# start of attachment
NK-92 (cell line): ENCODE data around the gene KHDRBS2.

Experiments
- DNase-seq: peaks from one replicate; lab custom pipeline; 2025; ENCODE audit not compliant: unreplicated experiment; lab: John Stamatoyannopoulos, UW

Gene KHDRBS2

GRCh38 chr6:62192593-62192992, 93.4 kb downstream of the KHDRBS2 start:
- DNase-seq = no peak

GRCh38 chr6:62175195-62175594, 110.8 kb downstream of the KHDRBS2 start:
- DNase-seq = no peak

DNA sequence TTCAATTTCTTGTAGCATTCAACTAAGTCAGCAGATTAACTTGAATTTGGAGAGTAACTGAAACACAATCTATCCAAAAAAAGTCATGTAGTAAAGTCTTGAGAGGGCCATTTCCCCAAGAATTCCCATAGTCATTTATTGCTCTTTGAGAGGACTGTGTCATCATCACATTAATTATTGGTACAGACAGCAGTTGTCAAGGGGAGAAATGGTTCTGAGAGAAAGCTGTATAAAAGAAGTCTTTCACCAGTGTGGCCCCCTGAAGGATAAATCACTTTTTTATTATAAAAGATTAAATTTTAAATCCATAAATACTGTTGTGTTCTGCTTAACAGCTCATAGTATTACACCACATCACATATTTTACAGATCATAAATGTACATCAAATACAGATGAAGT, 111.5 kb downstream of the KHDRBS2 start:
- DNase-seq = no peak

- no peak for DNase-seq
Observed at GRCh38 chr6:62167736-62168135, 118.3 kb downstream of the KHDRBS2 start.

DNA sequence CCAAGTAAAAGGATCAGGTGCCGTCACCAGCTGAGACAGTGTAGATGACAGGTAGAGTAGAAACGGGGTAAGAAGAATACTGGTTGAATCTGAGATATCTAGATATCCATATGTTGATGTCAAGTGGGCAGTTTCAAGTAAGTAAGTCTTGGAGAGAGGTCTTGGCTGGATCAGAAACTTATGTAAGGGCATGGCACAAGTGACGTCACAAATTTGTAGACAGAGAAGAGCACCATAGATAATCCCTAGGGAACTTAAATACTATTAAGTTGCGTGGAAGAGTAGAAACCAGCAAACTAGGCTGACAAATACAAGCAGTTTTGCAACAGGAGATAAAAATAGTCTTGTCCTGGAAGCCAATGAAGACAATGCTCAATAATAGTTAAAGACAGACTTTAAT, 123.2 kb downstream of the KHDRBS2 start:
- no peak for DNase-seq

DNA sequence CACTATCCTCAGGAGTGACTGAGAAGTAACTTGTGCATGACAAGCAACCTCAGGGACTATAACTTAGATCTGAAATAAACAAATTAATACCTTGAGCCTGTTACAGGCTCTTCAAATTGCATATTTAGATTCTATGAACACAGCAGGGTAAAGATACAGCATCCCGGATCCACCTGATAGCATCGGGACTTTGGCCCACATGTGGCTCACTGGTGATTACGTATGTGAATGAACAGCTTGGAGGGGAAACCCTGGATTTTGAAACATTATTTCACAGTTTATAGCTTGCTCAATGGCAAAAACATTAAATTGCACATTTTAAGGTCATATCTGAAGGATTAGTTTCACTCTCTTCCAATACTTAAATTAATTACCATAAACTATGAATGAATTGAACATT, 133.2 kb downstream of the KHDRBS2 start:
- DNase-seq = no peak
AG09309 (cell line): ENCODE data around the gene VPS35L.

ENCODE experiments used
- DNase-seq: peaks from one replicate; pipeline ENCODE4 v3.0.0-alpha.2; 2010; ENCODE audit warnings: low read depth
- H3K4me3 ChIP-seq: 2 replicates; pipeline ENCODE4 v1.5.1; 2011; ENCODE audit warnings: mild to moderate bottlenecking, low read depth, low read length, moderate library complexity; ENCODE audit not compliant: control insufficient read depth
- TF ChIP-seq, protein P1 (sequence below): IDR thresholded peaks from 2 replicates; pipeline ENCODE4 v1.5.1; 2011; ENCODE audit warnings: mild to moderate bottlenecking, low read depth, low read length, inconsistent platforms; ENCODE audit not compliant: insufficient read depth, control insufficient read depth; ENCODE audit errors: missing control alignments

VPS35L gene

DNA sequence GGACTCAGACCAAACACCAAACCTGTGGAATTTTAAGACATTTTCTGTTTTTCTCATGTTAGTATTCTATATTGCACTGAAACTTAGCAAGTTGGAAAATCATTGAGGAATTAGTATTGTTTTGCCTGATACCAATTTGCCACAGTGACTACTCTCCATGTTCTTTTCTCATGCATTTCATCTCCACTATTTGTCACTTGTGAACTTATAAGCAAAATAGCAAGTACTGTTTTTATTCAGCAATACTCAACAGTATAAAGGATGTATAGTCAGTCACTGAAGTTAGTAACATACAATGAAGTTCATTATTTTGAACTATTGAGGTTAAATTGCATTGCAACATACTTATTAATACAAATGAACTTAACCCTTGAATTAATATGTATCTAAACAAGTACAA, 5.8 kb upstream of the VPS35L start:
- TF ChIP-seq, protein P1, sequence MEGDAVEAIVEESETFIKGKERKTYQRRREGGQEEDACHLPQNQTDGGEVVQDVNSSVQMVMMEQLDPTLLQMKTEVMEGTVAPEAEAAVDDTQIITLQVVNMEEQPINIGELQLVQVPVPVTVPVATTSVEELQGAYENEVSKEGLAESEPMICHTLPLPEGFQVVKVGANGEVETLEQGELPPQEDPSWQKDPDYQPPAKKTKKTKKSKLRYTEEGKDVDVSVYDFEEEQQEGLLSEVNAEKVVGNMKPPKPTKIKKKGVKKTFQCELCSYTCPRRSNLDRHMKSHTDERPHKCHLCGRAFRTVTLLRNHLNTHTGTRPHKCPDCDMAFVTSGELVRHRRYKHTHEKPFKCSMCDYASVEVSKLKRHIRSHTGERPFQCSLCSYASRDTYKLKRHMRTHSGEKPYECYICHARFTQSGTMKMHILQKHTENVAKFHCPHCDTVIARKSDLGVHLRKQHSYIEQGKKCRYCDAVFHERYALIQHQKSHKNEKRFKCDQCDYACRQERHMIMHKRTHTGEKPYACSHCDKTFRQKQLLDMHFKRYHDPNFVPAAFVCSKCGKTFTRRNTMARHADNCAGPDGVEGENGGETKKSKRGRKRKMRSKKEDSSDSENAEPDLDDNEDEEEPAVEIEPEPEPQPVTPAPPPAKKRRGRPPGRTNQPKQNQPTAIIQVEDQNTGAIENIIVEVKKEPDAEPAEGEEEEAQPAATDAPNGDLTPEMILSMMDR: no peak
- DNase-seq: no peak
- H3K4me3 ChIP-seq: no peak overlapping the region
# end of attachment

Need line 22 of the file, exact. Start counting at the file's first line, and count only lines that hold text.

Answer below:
VPS35L gene